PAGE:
Desperately Seeking Culture through Salted Caramel Fudge

It’s cultural tradition month at my daughter’s preschool and guess who is at a loss.

Last week we were supposed to bring in a cultural artifact of some sort. Well, my Grandma on my Mom’s side was from Wisconsin, would cheddar cheese with salami in it work? Someone at some point was German but I don’t think I want to claim anything to do with that. I think my great, great Grandpa from my Dad’s side was Greek, but I certainly don’t have a cultural artifact. Nor do I identify with any of those cultures.

“Well, what are we Mom?” My daughter wants to know. It’s not that simple, I tell her. We are a diluted mix of European that gets categorized as boring, culture-less American. To further complicate it we were born and raised in a very culture-rich environment that we can participate in and appreciate but not claim as our own. Even if there were any cultural ties to hold on to, our family has been broken and rebuilt so many times they are long lost now. “Does that make sense?” I ask my 4-year old.

I settled on a postcard my Grandpa sent me while he was visiting Greece…much to my daughter’s disappointment.

This week we are supposed to bring in something musical from our culture, a traditional song or dance or instrument. Again I am at a loss. And again my daughter is disappointed.

She wants to bring in a nose flute or a hula skirt. I understand her envy and desire to have something prideful that threads the past to the present. I feel it every time I watch a movie like My Big Fat Greek Wedding or read a book that themes around assimilation.

When I was in my early 20’s, my Grandma from Wisconsin came to stay with us for the holidays. This was a very special visit as my Grandma didn’t like to travel and she was scared of bugs and hurricanes. (Tornados, however, no biggie!) She normally just sent a big batch of fudge that my mom would keep in the freezer and ration out to us here and there.

I was just getting serious about cooking at this time of my life and I had this daydream about making fudge all day with my Grandma and listening to her stories and maybe learning a bit about our culture. So I called her and asked her if she would teach me to make fudge while she was visiting.

To this she said, “All you do is follow the directions on the box.”

I guess that about sums it up as far as our culture goes.

In a desperate attempt to prove there’s some substance to our traditions, I set out to make Salted Caramel Fudge from scratch with my kids.

Guess what I learned? My Grandma was right.

Caramel Fudge Bites with Black Lava Salt

Ingredients (you will also need a candy thermometer)

For the Caramel

1 cup heavy cream

5 TB butter (I used salted. If you use unsalted increase the salt to 1 t)

1/2 t vanilla

1 vanilla pod, split lengthwise

1/2 t salt

1 1/2 cup Sugar

1/4 cup light corn syrup

1/4 cup water

For the Fudge (see note)

Black Lava Sea Salt (or any other kind of sea salt)


(Note) Total honesty, making these was a pain in the you know what. I now understand why my grandma used a box fudge kit. I was determined to make these from scratch and not to use a can of sweetened condensed milk or marshmallows. The caramel was fantastic! I would highly recommend it. You could use it as a layer in a cake, as a warm sauce with apples, or you could just eat it as is with salt on it. I’ll never buy caramel sauce from the store again. But the fudge… it was too soft and would never hold up at room temperature in Hawaii. Unless you are a candy making queen, I think condensed milk might be the way to go. So use your own fudge recipe that your Grandma hopefully taught you, even if it is on the side of a can of condensed milk, and just follow this process.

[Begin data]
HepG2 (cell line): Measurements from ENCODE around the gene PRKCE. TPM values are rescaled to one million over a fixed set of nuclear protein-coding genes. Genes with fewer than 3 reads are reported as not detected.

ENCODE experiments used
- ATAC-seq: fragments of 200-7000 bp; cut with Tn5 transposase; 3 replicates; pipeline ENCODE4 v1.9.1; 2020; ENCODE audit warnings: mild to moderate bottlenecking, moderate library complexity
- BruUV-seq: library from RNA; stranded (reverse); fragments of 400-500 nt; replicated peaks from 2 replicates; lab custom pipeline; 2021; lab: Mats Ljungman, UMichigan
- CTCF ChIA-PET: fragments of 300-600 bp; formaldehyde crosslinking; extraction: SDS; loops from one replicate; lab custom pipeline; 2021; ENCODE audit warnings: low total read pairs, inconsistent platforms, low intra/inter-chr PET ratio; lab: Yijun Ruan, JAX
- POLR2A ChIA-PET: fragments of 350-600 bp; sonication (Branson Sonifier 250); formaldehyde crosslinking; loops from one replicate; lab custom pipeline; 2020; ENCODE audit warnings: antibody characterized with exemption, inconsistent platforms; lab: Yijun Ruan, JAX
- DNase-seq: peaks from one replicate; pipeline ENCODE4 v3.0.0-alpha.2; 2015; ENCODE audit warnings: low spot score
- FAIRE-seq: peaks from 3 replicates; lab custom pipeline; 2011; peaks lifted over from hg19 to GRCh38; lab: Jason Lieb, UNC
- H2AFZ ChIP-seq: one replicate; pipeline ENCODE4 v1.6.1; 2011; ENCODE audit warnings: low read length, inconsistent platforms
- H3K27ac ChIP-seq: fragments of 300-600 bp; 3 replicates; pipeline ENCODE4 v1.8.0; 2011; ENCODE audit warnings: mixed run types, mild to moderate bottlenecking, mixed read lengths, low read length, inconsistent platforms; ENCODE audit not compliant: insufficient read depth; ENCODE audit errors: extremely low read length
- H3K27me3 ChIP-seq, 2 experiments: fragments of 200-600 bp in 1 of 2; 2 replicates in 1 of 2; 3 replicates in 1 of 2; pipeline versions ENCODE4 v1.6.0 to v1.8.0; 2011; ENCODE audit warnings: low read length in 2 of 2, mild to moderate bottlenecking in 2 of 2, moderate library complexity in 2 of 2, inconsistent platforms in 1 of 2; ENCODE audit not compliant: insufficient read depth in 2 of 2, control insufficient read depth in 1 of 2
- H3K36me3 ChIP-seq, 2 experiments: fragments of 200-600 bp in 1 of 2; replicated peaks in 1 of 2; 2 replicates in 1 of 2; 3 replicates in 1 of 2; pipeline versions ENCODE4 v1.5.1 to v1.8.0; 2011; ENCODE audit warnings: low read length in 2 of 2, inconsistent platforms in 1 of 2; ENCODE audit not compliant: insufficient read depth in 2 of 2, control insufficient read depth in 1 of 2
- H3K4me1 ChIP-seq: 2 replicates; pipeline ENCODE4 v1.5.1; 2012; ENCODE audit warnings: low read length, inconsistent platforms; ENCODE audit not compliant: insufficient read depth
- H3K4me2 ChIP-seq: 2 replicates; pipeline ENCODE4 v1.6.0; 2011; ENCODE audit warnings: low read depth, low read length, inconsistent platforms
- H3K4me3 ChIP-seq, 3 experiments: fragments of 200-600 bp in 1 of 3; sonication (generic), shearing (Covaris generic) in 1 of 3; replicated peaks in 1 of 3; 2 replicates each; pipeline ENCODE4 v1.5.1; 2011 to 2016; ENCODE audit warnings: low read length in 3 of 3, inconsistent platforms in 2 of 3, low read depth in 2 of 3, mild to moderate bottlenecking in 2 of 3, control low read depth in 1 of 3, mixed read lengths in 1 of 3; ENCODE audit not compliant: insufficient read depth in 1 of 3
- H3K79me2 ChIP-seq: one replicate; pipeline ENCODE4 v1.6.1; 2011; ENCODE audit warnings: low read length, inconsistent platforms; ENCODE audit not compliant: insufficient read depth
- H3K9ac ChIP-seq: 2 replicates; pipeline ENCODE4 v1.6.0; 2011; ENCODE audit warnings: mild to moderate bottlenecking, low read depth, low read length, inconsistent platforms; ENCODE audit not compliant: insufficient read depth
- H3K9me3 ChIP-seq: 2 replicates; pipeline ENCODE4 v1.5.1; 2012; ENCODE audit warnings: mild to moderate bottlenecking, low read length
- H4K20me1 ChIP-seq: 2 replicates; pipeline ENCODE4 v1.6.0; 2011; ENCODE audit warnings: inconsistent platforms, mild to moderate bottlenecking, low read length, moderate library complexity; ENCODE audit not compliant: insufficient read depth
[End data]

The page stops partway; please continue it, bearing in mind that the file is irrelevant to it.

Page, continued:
Line a 9×12 baking dish with parchment paper and butter or spray Pam on the paper.

In a small pan bring the heavy cream, butter, vanilla, vanilla bean and salt to a boil then remove from heat.

In a larger pan fitted with a candy thermometer, add the sugar, corn syrup and water. Make sure this pan is big enough to accommodate crazy molten caramel boiling up.

Over medium heat dissolve the sugar stirring occasionally. After the sugar is dissolved bring the mixture to a boil. Do not stir anymore! You can do an occasional pan swirl. Be patient and continue to boil until the sugar turns to a golden color.

Ok, pay attention cause this part could be very dangerous. Tell your kids to get out of the kitchen, mom’s doing a science experiment. You are going to add the cream mixture (with the vanilla bean removed) into the sugar mixture. But very slowly and just a little at a time. It will boil up all cray cray every time you add a little, and you don’t want it to boil over. So go slow and keep stirring. Once you got all the cream in the sugar, continue to stir until the temperature reaches 248. Then pour it straight into the prepared pan and let it cool. You’ll know if it worked by the temptation to lick the spoon and scrape out any remains from the pan. If it did, congratulations! You are a rock star who made caramel!

Next step, make your fudge, however you do it and pour it over the cooled caramel.

Put it in the fridge and let it set for at least 3 hours. Very carefully remove from the pan and invert so the caramel in on top. Peel off the parchment paper and cut into little squares. You can butter or pam you knife to get a cleaner cut. Sprinkle with Black Lava Sea Salt.

Keep in your freezer and ration out little pieces to your family and friends as you see fit. One for you, two for me.

About Maui Flour Child

Aloha, I'm Maui Flour Child. I love cooking for my family & friends using fresh, local ingredients. Live life with aloha in your heart and flour in your hair! -Angela

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